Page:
Objective: To assess the incidence of iron deficiency (ID), and iron deficient anemia (IDA) within a cohort of highly trained runners and triathletes, and to examine the association of oral iron supplementation history with serum ferritin (sFe) and hemoglobin (Hb) concentrations.
Methods: A retrospective analysis of routine blood test data taken from 2009 to 2015 from (n = 38) elite level runners and triathletes between the ages of 21 to 36 years. Oral iron supplement intake was assessed through a questionnaire.
Results: Triathletes (female, FT; male, MT) and runners (female, FR; male, MR) had higher incidence of at least 1 episode of ID (FT 60.0%, MT 37.5%, FR 55.6%, MR 31.3%) compared with values reported in the literature for endurance athletes (20%-50% females, 0%-17% males). Male triathletes and runners had a higher incidence of IDA than their female teammates (25% MT, 20% FT, 6.3% for MR, 0% FR), a finding which has previously not been reported. Hemoglobin concentrations were low, with incidence of Hb <140 g/L in men occurring at least once in 87.5% of triathletes, and 31.3% of runners, and Hb <120 g/L in women occurring at least once in 20% of triathletes, but 0% of runners. Although the athletes were appropriately treated with oral iron (mean 94 ± 115 mg/d), there was no observed correlation between iron intake and sFe or Hb.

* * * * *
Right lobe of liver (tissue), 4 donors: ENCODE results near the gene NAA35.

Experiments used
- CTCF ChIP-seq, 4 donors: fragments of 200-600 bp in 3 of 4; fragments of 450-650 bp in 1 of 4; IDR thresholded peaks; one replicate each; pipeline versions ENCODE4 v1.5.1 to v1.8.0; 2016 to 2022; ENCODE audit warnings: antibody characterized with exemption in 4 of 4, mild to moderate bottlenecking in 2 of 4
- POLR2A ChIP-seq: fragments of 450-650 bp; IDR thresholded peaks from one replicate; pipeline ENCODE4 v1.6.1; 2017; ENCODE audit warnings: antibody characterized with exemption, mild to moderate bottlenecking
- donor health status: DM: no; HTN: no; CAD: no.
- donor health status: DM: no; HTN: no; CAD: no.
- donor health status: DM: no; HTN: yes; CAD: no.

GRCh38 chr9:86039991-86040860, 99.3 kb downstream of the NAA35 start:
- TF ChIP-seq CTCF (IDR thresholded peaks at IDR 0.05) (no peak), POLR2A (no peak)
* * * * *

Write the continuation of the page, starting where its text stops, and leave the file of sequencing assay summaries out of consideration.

Conclusions: Even with monitoring and treatment in place, ID and IDA are significant concerns for the health and performance of elite runners and triathletes, and this issue affects males and females.